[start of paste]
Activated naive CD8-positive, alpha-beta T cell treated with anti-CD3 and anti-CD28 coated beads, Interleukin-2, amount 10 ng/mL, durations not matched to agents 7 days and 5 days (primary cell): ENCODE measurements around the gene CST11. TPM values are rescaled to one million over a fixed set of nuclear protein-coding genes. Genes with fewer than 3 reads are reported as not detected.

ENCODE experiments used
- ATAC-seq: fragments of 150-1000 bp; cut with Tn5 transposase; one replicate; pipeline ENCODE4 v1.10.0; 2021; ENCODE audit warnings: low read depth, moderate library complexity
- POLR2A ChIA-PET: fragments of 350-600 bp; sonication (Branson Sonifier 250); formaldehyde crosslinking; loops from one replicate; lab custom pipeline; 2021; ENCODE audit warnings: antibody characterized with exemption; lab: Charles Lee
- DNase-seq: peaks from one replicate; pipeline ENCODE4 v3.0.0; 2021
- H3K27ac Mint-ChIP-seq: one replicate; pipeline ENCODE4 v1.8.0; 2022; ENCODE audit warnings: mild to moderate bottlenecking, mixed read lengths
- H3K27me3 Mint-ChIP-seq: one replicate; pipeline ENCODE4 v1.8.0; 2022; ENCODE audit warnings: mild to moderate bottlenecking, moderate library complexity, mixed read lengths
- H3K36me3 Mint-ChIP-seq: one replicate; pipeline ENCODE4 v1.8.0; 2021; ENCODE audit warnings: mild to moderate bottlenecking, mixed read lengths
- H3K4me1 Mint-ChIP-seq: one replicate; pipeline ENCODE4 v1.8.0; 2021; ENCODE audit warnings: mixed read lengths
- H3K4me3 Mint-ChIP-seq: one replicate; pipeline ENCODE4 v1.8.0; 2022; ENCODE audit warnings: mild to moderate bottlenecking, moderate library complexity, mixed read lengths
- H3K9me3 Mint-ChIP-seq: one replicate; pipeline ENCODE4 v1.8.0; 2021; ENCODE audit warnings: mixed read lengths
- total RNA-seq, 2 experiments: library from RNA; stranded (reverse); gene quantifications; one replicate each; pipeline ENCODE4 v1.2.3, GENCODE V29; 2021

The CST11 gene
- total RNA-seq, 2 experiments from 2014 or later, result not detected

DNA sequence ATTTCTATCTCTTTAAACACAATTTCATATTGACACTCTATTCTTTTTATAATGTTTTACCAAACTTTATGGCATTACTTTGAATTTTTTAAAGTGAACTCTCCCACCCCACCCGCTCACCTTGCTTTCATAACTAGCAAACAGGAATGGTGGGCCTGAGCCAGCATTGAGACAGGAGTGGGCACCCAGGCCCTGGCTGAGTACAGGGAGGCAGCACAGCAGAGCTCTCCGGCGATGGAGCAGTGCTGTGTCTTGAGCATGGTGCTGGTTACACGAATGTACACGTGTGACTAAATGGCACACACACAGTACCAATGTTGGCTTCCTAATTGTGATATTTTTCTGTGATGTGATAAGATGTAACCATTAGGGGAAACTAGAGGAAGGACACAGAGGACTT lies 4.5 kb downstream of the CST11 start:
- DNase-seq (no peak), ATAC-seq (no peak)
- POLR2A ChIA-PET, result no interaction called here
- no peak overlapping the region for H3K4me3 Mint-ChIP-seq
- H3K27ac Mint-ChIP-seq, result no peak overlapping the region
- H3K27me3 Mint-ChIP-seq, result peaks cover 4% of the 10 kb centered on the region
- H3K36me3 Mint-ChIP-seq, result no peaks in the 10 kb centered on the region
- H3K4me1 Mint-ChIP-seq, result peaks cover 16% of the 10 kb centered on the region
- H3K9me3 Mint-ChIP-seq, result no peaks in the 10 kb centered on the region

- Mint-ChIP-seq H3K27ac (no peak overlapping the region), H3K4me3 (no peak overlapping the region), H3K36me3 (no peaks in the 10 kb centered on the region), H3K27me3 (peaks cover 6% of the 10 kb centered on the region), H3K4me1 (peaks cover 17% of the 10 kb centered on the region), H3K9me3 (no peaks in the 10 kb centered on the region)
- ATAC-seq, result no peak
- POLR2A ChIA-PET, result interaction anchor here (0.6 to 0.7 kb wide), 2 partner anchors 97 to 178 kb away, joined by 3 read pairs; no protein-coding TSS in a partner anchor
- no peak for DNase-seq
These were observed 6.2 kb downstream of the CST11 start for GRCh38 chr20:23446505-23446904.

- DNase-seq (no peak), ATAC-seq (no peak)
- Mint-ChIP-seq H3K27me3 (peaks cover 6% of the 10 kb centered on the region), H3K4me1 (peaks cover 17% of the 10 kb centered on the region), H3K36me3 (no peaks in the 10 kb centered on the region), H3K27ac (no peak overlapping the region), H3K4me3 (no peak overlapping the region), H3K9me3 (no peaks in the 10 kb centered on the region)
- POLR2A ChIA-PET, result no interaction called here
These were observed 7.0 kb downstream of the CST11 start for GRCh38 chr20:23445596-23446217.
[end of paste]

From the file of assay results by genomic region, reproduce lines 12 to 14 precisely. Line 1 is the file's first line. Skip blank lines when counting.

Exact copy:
- total RNA-seq, 2 experiments: library from RNA; stranded (reverse); gene quantifications; one replicate each; pipeline ENCODE4 v1.2.3, GENCODE V29; 2021

The CST11 gene
- total RNA-seq, 2 experiments from 2014 or later, result not detected